Here's how their cases breaks down. The AG's office is asking for data on hosts (not the renters) who are subletting their "entire apartment" for less than 30 days because that violates the law about being present. It's also possible that Schneiderman is looking for potential unpaid taxes, along with checking on consumer protections, like fire safety.

In the email, Hantman argues:

"Short term rental laws were never meant to apply to New Yorkers occasionally renting out their own home."

Hantman's right. Craigslist still hasn't gotten this treatment. But this is what happens when you've raised $776 million. People expect you to figure out your tax burden before the $10 billion mark.

Airbnb isn't doing itself any favors with the innocent act. Hantman also claimed:

"The small group of bad actors that abused our platform aren't part of the Airbnb community anymore, or they are on their way out the door. "

But the affidavit says more than 200 listings came from only five sources, indicating that a third party is renting out the locations: "The top five hosts by number of listings had the following number of listings: 80, 35, 31, 29 and 28." Schneiderman's office said you can still find repeat offenders on the site.

Even if the court squashes the subpoena, it can't feel good to know data that could affect taxes or standing with a landlord came so close to an attorney general's hands, especially when Airbnb has not put much of that $776 million toward a fair warning. Maybe that's what happens when you write about how not to "fuck up" your company culture, without ever really explaining what your culture is.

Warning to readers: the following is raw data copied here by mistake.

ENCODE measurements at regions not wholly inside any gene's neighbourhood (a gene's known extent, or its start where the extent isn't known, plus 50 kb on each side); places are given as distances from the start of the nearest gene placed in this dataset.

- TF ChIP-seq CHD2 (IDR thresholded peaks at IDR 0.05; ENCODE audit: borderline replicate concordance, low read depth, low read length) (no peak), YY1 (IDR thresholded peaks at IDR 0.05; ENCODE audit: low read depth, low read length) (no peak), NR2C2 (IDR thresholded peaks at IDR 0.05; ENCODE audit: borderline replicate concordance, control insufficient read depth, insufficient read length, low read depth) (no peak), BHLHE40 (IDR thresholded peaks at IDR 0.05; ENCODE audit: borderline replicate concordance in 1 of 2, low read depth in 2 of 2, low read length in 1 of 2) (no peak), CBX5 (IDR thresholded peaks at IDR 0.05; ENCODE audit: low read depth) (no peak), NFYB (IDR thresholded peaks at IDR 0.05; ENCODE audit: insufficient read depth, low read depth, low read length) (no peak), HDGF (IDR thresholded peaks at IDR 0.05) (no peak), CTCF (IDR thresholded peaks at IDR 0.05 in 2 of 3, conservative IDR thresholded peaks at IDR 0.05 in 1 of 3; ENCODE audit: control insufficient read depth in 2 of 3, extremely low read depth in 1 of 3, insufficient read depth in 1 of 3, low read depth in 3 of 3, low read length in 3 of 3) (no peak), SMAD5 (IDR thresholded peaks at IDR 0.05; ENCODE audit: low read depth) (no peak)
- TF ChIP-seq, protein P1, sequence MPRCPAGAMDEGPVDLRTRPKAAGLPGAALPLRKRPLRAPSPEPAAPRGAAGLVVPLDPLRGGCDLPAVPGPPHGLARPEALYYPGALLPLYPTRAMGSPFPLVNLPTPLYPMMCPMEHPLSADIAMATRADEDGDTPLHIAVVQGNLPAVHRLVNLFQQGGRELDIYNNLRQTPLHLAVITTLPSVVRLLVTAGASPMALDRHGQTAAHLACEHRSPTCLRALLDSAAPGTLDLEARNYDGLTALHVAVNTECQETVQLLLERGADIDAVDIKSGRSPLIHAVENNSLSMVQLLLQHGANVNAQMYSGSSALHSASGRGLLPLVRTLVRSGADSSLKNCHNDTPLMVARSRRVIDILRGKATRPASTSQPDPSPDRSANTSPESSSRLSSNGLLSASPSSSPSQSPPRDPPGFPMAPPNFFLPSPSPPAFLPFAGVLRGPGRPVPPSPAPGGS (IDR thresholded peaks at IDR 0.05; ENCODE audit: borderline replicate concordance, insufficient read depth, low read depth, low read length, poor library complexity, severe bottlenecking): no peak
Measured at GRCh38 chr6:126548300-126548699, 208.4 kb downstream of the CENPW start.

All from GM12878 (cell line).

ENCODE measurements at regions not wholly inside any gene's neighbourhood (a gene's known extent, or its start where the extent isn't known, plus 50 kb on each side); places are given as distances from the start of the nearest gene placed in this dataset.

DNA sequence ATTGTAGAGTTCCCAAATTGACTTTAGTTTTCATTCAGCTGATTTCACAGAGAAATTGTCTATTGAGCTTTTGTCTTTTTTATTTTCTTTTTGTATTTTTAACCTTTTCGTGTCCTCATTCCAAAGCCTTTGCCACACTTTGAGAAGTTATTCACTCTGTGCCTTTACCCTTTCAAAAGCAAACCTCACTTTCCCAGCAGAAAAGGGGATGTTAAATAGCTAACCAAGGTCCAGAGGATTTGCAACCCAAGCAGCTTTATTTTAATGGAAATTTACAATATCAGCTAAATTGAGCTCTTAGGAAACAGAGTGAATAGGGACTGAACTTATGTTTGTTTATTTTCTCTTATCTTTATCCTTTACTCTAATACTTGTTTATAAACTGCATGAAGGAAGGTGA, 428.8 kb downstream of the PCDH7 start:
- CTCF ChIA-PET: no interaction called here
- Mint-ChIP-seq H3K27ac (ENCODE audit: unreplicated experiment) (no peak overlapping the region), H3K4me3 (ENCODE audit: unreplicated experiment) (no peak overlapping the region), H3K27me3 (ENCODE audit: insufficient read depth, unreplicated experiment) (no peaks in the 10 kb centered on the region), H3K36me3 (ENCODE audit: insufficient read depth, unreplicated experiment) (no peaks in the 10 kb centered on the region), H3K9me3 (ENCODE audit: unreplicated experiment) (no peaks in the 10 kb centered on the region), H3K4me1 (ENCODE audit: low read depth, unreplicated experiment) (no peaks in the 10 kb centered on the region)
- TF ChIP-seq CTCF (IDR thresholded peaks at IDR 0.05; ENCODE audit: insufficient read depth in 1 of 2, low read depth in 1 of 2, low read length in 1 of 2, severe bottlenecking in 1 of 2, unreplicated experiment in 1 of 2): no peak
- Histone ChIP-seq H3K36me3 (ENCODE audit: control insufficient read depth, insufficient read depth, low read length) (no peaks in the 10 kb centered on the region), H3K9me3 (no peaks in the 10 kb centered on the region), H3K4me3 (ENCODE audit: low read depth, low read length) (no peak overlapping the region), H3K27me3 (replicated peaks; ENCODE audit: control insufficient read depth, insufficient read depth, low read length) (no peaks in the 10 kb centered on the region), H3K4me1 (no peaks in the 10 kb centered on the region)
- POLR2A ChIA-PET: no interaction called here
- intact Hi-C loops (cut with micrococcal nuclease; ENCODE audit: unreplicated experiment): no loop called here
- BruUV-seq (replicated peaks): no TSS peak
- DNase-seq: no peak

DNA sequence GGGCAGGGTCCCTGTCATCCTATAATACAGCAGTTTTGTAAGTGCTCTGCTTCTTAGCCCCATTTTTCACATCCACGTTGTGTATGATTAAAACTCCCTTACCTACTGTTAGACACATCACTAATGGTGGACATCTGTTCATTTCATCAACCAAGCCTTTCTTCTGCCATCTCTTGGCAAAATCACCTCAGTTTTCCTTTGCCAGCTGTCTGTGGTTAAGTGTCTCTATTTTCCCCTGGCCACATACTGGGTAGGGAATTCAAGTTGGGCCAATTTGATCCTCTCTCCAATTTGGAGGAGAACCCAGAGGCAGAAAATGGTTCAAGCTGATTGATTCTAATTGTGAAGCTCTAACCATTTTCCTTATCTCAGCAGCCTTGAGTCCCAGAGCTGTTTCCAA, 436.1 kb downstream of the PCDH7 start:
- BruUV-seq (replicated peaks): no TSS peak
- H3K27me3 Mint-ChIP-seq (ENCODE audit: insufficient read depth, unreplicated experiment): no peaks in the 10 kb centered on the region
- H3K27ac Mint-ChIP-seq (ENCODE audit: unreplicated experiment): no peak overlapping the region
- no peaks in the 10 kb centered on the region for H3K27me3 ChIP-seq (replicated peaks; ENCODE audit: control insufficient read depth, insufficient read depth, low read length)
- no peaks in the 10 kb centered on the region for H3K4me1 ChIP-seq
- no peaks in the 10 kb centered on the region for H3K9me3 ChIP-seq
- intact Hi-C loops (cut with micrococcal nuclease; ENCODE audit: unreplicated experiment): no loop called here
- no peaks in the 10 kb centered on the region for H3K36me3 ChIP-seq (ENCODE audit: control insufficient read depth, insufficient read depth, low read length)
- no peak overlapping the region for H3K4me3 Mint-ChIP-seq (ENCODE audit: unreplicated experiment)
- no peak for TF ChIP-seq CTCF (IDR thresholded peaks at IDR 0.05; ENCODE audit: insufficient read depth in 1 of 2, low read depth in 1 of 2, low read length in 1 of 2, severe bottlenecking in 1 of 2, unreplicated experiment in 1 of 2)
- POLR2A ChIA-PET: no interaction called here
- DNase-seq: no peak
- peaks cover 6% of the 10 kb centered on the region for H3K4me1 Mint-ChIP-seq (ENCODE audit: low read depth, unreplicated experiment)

To contact the author of this post, please email nitasha@gawker.com

Here is Hantman's email:

Dear Nitasha,

Last year, we were shocked when the New York Attorney General demanded personal information about thousands of New Yorkers who share their space on Airbnb. But we were amazed at what happened next. Everyone in the Airbnb community, people who care about privacy and countless New Yorkers said enough is enough. This attack on thousands of regular New Yorkers who occasionally rent out their homes was a wrongheaded waste of time and law enforcement resources. We weren't going to take it.

I heard you speak out at meetings in New York and online. And I was honored to stand with you. But I didn't anticipate sending this email because I never thought we'd be talking about this issue so many months later.

The Attorney General said he was going after a few bad apples, so we were optimistic that we would resolve this matter. But actions speak louder than words. Time and time again, the Attorney General has demanded personal information about thousands of New Yorkers. He professed to be interested in collecting more tax dollars for New York. Last week, we once again campaigned to change the law so our community can contribute $21 million in taxes to New York.

In response, the hotel lobby said it would fight this common-sense proposal and the Attorney General made it clear that he will seek personal data on our users until the end of time. The Attorney General has now modified his request for data about our community. Barely. If you're one of the thousands of New Yorkers who has ever rented out your place while you were away for a weekend, the Attorney General still wants to know who you are and where you live.